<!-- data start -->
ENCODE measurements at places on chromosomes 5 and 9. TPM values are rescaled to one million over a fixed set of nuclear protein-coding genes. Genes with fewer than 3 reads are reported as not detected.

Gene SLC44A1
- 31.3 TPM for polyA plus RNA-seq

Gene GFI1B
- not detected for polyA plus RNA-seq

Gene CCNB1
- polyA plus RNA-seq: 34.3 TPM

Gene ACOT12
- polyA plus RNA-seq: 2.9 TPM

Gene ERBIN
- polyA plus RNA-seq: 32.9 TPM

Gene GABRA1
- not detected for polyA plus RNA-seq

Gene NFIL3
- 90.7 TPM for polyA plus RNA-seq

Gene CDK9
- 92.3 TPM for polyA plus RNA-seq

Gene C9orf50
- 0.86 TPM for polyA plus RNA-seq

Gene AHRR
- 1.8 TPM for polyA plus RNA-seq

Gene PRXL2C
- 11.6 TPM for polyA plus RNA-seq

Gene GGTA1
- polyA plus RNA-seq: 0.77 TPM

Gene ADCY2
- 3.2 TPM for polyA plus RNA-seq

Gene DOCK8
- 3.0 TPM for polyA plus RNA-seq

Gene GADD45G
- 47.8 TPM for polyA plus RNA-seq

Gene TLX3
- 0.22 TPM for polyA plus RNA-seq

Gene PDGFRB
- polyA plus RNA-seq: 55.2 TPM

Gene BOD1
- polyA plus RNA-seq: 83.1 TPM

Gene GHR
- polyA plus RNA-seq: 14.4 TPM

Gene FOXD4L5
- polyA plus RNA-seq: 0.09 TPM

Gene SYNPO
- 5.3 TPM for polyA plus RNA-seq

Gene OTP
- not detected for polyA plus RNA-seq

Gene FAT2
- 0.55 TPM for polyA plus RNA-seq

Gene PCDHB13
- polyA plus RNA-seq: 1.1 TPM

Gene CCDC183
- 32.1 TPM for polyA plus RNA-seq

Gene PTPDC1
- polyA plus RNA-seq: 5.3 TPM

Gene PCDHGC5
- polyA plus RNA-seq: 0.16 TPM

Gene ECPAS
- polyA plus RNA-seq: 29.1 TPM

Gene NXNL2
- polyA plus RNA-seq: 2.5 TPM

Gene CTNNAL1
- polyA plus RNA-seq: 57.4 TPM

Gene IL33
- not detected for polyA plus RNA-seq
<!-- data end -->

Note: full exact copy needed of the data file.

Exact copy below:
ENCODE measurements at places on chromosomes 5 and 9. TPM values are rescaled to one million over a fixed set of nuclear protein-coding genes. Genes with fewer than 3 reads are reported as not detected.

Gene SLC44A1
- 31.3 TPM for polyA plus RNA-seq

Gene GFI1B
- not detected for polyA plus RNA-seq

Gene CCNB1
- polyA plus RNA-seq: 34.3 TPM

Gene ACOT12
- polyA plus RNA-seq: 2.9 TPM

Gene ERBIN
- polyA plus RNA-seq: 32.9 TPM

Gene GABRA1
- not detected for polyA plus RNA-seq

Gene NFIL3
- 90.7 TPM for polyA plus RNA-seq

Gene CDK9
- 92.3 TPM for polyA plus RNA-seq

Gene C9orf50
- 0.86 TPM for polyA plus RNA-seq

Gene AHRR
- 1.8 TPM for polyA plus RNA-seq

Gene PRXL2C
- 11.6 TPM for polyA plus RNA-seq

Gene GGTA1
- polyA plus RNA-seq: 0.77 TPM

Gene ADCY2
- 3.2 TPM for polyA plus RNA-seq

Gene DOCK8
- 3.0 TPM for polyA plus RNA-seq

Gene GADD45G
- 47.8 TPM for polyA plus RNA-seq

Gene TLX3
- 0.22 TPM for polyA plus RNA-seq

Gene PDGFRB
- polyA plus RNA-seq: 55.2 TPM

Gene BOD1
- polyA plus RNA-seq: 83.1 TPM

Gene GHR
- polyA plus RNA-seq: 14.4 TPM

Gene FOXD4L5
- polyA plus RNA-seq: 0.09 TPM

Gene SYNPO
- 5.3 TPM for polyA plus RNA-seq

Gene OTP
- not detected for polyA plus RNA-seq

Gene FAT2
- 0.55 TPM for polyA plus RNA-seq

Gene PCDHB13
- polyA plus RNA-seq: 1.1 TPM

Gene CCDC183
- 32.1 TPM for polyA plus RNA-seq

Gene PTPDC1
- polyA plus RNA-seq: 5.3 TPM

Gene PCDHGC5
- polyA plus RNA-seq: 0.16 TPM

Gene ECPAS
- polyA plus RNA-seq: 29.1 TPM

Gene NXNL2
- polyA plus RNA-seq: 2.5 TPM

Gene CTNNAL1
- polyA plus RNA-seq: 57.4 TPM

Gene IL33
- not detected for polyA plus RNA-seq